The Green party lawmakers in the European parliament have accused the world’s biggest clothing retailer Inditex of avoiding paying at least 585 million euros in taxes between 2011 and 2014. According its report ‘Tax Shopping: Exploring Zara’s Tax Avoidance Business’, the fact that Inditex diverted bonus payments to the Netherlands has cost Spain some 218 million euros in uncollected tax revenues, Germany 25 million, Italy 57 million and France 78 million, amongst others.
The case has already been called “Zaraleaks” and the European Commissioner for Economic and Financial Affairs, Pierre Moscovici, recently claimed that the accusations made against Inditex for alleged tax evasion “represent a further call for more fiscal transparency.” So he has called on EU member countries to make faster progress in approving the various proposals regarding this issue.
The commissioner was referring to a proposal to set up a Common Consolidated Corporate Tax Base (CCCTB). This is a project which has been stalled since 2011, but which Brussels has tried to push forward in two ways: firstly they will try to agree on a common base and, later, consolidation (the part which has fuelled the most reticence from the capitals).
The objective of the other proposal referred to by Moscovici is to oblige those multinationals with over 750 million euros to make public figures like total net revenues, pretax profits, taxes paid and profits accumulated in each of the countries where they operate.
Kepler Cheuvreux’s analysts agree that there is little risk of a retroactive tax adjustment for Inditex, but also points to the need of additional fiscal transparency.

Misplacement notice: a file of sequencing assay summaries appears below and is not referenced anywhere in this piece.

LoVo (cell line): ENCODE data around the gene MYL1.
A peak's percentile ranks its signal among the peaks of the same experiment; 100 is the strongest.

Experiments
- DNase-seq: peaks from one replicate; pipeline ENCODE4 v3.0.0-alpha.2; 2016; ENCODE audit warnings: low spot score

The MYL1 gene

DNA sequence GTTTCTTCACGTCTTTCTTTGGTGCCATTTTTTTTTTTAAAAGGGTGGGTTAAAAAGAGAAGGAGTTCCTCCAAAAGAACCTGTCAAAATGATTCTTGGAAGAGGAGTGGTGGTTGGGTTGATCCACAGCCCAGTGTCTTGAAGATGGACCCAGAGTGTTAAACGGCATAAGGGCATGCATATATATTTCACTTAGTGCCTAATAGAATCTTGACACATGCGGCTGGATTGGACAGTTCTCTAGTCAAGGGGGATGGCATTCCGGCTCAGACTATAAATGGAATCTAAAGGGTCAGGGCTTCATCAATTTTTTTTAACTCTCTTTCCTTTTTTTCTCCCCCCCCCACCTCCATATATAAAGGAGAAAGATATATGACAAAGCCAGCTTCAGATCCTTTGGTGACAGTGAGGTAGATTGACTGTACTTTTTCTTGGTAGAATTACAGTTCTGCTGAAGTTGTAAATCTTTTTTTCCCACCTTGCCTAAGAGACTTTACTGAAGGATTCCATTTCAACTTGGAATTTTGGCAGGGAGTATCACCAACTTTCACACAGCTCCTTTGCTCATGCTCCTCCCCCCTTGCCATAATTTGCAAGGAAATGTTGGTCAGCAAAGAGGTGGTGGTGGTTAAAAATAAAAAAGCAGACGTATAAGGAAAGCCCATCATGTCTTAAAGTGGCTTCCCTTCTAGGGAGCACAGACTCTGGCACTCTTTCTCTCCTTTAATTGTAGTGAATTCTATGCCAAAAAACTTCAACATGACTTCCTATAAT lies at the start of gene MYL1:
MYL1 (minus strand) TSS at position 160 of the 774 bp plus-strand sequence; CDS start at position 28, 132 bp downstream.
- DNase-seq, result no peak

As the report says, the techniques used are legal (thus, allowed by European regulations). Still, we don’t rule out greater scrutiny in future in terms of agreements between large multinationals and different countries. Other companies being investigated for similar practices include Ikea, Amazon, Starbucks and Apple.
For its part, Inditex rejected the accusation, saying it complies with tax rules in its various markets. According to the company, the report is “based on mistaken premises that lead to erroneous conclusions.” Furthermore, it paid 2.2 billion euros in corporate tax in Spain between 2011 and 2015, over 2% of the total collected. During this period, the Galician firm has paid corporate taxes in the countries where it is present to the tune of over 4.4 billion euros.
Inditex has said that it “scrupulously” complies with the tax regulations in the 93 markets where it operates. The group’s tax rate between 2011 and 2015 was 22%-24%, as a result of the great variation in the tax levels in the different jurisdictions. Some examples of this are Spain with 25%, the UK with 20%, Germany with 28%, Romania with 16%, Russia with 20%, Ireland with 12.5%, Poland with 19%, China with 25%, France with 33.33%, Greece with 29%, Italy with 27%, Austria with 25% and Turkey with 20%.